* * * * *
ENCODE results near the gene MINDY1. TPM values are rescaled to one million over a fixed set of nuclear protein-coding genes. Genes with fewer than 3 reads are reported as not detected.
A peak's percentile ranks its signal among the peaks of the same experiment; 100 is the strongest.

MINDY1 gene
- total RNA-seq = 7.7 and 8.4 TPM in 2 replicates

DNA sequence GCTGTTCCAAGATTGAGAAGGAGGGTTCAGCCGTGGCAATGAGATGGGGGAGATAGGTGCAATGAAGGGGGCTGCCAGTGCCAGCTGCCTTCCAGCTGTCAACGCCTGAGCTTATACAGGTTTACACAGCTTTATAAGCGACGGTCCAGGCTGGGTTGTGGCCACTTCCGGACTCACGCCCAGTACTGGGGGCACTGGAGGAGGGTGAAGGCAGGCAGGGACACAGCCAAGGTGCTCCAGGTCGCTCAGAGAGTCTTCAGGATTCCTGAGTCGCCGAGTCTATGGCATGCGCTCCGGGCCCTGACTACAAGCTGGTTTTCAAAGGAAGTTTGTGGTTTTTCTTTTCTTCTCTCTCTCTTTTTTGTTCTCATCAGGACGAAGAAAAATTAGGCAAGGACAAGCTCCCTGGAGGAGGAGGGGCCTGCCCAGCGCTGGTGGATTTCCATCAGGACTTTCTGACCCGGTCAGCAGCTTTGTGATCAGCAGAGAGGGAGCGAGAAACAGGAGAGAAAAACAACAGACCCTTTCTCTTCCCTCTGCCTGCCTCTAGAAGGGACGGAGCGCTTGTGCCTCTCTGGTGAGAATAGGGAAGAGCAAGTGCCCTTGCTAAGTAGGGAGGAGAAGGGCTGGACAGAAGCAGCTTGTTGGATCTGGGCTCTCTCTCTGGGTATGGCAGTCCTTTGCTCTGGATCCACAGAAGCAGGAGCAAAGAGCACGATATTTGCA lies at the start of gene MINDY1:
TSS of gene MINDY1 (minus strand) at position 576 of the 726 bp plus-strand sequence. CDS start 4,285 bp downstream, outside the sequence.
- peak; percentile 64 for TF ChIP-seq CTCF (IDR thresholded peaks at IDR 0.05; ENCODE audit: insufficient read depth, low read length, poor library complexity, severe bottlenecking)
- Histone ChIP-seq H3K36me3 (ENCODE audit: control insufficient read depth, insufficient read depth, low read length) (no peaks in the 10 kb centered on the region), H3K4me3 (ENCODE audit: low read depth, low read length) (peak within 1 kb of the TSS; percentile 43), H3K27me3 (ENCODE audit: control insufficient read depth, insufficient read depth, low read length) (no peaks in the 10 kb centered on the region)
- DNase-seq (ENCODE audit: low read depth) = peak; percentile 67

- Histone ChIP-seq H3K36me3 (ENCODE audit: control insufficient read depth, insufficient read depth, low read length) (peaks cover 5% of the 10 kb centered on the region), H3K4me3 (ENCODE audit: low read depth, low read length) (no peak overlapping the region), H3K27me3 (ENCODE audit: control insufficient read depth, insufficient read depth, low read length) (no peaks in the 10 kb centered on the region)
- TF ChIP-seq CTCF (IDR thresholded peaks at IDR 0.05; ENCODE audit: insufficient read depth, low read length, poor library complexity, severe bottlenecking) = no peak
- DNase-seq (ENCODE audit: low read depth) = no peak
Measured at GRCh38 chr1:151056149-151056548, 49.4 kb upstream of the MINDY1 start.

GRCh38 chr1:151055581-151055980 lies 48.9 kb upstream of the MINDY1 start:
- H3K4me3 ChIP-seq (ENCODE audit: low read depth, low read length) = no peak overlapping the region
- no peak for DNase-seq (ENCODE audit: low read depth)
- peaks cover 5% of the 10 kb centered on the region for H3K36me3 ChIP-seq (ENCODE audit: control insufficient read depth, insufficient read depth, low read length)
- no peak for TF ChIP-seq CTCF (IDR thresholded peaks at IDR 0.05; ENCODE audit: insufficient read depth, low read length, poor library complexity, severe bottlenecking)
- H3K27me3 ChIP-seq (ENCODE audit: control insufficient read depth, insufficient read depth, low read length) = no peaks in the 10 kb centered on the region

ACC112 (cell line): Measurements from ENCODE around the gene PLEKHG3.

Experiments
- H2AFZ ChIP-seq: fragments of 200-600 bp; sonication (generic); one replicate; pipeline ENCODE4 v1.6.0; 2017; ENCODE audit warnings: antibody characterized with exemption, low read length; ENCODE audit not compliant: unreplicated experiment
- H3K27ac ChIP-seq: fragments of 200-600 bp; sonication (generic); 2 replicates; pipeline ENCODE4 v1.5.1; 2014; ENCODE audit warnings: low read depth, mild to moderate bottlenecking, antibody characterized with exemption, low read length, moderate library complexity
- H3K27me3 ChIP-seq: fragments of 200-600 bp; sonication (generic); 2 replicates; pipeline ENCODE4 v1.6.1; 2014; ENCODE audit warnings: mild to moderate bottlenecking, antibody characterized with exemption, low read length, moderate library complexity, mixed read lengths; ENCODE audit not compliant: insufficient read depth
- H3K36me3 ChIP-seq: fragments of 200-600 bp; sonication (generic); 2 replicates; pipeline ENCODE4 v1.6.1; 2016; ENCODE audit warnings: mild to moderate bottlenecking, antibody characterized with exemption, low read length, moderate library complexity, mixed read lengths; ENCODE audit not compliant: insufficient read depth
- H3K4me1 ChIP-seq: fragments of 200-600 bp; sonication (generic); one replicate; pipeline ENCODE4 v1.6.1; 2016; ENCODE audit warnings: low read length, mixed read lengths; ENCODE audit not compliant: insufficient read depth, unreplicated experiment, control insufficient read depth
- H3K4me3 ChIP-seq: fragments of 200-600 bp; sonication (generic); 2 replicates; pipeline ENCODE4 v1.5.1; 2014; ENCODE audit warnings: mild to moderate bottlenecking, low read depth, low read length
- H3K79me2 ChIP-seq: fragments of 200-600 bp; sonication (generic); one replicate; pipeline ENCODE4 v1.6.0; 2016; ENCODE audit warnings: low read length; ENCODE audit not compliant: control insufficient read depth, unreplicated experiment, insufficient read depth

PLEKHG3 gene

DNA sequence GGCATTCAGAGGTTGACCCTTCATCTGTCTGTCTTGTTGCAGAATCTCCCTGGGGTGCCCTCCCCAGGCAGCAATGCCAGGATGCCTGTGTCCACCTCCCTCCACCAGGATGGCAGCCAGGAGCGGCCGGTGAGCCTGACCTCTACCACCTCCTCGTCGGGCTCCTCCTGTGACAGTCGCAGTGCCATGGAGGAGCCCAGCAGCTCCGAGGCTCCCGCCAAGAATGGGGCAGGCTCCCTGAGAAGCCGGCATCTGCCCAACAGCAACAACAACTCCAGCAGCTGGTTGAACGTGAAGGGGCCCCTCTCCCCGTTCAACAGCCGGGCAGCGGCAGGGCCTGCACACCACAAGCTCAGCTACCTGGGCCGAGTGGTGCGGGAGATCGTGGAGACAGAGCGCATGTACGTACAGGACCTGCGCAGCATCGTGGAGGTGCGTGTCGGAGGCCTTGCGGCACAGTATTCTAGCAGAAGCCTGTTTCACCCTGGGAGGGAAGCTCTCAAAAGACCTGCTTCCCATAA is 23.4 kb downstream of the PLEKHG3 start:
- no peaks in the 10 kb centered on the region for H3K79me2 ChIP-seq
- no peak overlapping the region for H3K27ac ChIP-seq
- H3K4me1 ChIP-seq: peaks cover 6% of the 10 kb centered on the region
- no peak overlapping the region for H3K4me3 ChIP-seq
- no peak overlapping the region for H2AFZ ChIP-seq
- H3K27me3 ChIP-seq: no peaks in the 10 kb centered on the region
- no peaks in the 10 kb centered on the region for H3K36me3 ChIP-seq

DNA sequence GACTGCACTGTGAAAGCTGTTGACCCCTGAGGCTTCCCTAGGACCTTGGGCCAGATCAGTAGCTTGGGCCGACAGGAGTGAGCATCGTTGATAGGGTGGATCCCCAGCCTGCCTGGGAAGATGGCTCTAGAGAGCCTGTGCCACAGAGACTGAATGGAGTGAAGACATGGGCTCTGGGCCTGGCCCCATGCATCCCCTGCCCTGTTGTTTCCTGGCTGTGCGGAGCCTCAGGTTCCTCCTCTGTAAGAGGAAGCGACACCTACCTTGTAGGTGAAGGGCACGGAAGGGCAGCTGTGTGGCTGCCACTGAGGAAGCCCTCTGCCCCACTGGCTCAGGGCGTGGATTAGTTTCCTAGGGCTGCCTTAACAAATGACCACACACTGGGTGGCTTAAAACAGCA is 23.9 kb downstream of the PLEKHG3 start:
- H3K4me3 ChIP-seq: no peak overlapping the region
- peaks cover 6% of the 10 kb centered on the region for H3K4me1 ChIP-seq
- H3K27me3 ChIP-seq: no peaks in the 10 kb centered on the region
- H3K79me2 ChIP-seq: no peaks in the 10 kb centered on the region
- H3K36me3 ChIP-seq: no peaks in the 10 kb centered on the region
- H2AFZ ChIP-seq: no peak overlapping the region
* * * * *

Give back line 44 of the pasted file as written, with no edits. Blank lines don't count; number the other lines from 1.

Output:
- H2AFZ ChIP-seq: no peak overlapping the region